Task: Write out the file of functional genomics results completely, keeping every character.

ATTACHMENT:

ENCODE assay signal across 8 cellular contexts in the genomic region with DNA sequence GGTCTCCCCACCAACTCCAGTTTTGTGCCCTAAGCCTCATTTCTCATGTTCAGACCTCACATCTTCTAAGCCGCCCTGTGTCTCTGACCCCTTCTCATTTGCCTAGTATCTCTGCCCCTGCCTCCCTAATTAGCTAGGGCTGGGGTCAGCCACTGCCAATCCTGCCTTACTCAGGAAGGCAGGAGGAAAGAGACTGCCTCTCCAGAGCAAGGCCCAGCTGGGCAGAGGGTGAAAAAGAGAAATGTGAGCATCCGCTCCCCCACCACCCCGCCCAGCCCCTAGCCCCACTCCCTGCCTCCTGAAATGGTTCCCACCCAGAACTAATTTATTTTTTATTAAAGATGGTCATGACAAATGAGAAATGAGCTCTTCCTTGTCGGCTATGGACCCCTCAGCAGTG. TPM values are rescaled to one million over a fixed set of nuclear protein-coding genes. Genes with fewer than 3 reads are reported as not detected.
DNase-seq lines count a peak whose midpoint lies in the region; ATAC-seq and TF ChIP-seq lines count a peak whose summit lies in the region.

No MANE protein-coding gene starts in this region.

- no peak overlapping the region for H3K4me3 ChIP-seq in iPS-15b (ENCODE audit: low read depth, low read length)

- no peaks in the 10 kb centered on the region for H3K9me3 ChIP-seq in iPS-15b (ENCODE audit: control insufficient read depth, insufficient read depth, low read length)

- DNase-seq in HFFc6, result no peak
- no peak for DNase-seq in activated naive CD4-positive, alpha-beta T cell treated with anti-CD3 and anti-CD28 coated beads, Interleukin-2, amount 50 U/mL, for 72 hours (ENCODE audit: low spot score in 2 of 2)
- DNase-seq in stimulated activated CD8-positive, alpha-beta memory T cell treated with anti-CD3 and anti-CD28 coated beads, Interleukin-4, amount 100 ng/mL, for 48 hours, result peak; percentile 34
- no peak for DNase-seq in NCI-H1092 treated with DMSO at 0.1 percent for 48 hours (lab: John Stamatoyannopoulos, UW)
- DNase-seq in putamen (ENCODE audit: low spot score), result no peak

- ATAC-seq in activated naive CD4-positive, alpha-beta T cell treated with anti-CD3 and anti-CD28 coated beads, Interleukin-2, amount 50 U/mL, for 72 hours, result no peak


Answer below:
ENCODE assay signal across 8 cellular contexts in the genomic region with DNA sequence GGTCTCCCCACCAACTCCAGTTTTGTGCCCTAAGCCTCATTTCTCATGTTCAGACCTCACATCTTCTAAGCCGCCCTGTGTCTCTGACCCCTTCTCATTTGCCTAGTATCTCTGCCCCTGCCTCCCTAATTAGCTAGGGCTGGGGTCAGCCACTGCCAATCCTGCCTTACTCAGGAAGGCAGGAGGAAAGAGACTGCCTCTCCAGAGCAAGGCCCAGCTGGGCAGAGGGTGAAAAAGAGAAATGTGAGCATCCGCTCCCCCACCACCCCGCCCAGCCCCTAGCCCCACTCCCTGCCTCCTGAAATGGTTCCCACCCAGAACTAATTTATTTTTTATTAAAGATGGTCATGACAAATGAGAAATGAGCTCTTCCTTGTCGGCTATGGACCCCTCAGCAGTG. TPM values are rescaled to one million over a fixed set of nuclear protein-coding genes. Genes with fewer than 3 reads are reported as not detected.
DNase-seq lines count a peak whose midpoint lies in the region; ATAC-seq and TF ChIP-seq lines count a peak whose summit lies in the region.

No MANE protein-coding gene starts in this region.

- no peak overlapping the region for H3K4me3 ChIP-seq in iPS-15b (ENCODE audit: low read depth, low read length)

- no peaks in the 10 kb centered on the region for H3K9me3 ChIP-seq in iPS-15b (ENCODE audit: control insufficient read depth, insufficient read depth, low read length)

- DNase-seq in HFFc6, result no peak
- no peak for DNase-seq in activated naive CD4-positive, alpha-beta T cell treated with anti-CD3 and anti-CD28 coated beads, Interleukin-2, amount 50 U/mL, for 72 hours (ENCODE audit: low spot score in 2 of 2)
- DNase-seq in stimulated activated CD8-positive, alpha-beta memory T cell treated with anti-CD3 and anti-CD28 coated beads, Interleukin-4, amount 100 ng/mL, for 48 hours, result peak; percentile 34
- no peak for DNase-seq in NCI-H1092 treated with DMSO at 0.1 percent for 48 hours (lab: John Stamatoyannopoulos, UW)
- DNase-seq in putamen (ENCODE audit: low spot score), result no peak

- ATAC-seq in activated naive CD4-positive, alpha-beta T cell treated with anti-CD3 and anti-CD28 coated beads, Interleukin-2, amount 50 U/mL, for 72 hours, result no peak